26 May 2010

CIA Losing Intel Turf Wars with DoD

Y'know, if there weren't so many issues with responsiveness with the agency, maybe the military wouldn't be doing so much of their own deep intel work.

Did the CIA just lose another battle in its ongoing bureaucratic war with the Defense Department over control of America's covert operations overseas?

According to the New York Times' Mark Mazzetti, Gen. David Petraeus has signed a lengthy directive authorizing U.S. special forces to conduct covert operations and gather intelligence in "friendly and hostile nations in the Middle East, Central Asia and the Horn of Africa." That's pretty much been the job description in the same region for the CIA's cloak-and-dagger crew.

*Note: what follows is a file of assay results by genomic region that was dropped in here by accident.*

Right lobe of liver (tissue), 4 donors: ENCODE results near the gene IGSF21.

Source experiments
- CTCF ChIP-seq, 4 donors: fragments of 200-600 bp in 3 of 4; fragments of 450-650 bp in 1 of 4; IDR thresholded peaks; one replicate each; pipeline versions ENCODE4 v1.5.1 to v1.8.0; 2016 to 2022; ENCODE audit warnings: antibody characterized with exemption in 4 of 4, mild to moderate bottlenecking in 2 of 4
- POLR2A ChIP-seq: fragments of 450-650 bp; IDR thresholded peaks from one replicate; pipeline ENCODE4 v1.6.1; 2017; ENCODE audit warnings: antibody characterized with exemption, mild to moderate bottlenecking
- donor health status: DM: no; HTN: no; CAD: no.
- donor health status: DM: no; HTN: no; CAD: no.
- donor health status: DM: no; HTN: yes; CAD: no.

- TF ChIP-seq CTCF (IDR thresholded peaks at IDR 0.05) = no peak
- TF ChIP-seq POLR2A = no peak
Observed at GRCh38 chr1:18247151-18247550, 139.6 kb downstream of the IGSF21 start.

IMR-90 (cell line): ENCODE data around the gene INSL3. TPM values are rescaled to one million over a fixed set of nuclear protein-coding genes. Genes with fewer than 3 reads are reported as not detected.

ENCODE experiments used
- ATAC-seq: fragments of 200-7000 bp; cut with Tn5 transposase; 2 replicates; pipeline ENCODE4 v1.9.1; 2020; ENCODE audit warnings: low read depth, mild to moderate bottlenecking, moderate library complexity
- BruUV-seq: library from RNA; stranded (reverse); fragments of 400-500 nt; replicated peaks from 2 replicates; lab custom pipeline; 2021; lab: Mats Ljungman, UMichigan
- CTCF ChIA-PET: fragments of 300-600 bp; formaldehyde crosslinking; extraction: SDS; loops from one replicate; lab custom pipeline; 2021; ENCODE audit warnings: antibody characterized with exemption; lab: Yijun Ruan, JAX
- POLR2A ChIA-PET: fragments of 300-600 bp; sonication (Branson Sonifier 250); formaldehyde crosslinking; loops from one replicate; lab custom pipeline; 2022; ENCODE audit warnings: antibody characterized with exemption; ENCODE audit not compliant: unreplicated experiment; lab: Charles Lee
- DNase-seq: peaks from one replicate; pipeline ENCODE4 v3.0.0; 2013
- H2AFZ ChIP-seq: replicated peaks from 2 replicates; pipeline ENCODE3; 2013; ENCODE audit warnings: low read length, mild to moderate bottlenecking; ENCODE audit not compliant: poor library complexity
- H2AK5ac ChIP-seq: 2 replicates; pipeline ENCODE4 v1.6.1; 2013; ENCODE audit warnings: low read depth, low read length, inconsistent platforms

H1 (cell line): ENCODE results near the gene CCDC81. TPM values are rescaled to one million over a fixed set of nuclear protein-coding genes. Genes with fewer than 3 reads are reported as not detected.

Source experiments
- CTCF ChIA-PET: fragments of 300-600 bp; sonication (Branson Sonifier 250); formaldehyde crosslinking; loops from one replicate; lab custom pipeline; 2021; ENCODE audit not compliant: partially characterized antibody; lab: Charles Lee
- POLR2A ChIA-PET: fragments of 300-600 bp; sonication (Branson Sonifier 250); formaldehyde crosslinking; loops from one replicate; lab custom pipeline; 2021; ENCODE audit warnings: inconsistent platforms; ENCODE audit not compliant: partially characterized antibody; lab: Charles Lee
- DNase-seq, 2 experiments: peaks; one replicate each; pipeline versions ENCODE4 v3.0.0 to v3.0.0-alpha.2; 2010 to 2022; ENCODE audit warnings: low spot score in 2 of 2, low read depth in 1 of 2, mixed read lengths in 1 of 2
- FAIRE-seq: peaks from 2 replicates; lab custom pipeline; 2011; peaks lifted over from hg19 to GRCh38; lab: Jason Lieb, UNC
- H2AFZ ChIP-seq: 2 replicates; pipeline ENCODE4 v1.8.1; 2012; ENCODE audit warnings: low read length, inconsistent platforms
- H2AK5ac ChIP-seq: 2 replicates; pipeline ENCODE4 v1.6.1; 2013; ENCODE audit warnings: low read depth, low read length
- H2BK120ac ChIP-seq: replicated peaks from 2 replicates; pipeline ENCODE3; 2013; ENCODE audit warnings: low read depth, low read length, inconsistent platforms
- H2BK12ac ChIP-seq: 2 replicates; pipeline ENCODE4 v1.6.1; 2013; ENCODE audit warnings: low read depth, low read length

The Times says the directive is aimed at building the Pentagon's long-term capability to disrupt terrorist networks throughout the Middle East and "break its dependence on the CIA" for the intelligence that such efforts require. And the Atlantic's Marc Ambinder says it's just one part of a broader push to beef up the role of covert special-forces units worldwide.

The Times reports that the CIA didn't object to the idea. But in incremental terms, this marks another sign that the uniformed military is propelling more of the initiatives within the country's foreign-policy nexus to wrest information from "the dark side," as Dick Cheney famously dubbed the world of covert intelligence work.

The overall trend began when former Defense Secretary Donald Rumsfeld built his own private spy agency, called the Strategic Support Branch, within the Pentagon in order to freeze out the CIA's input.

By: Brant

No comments: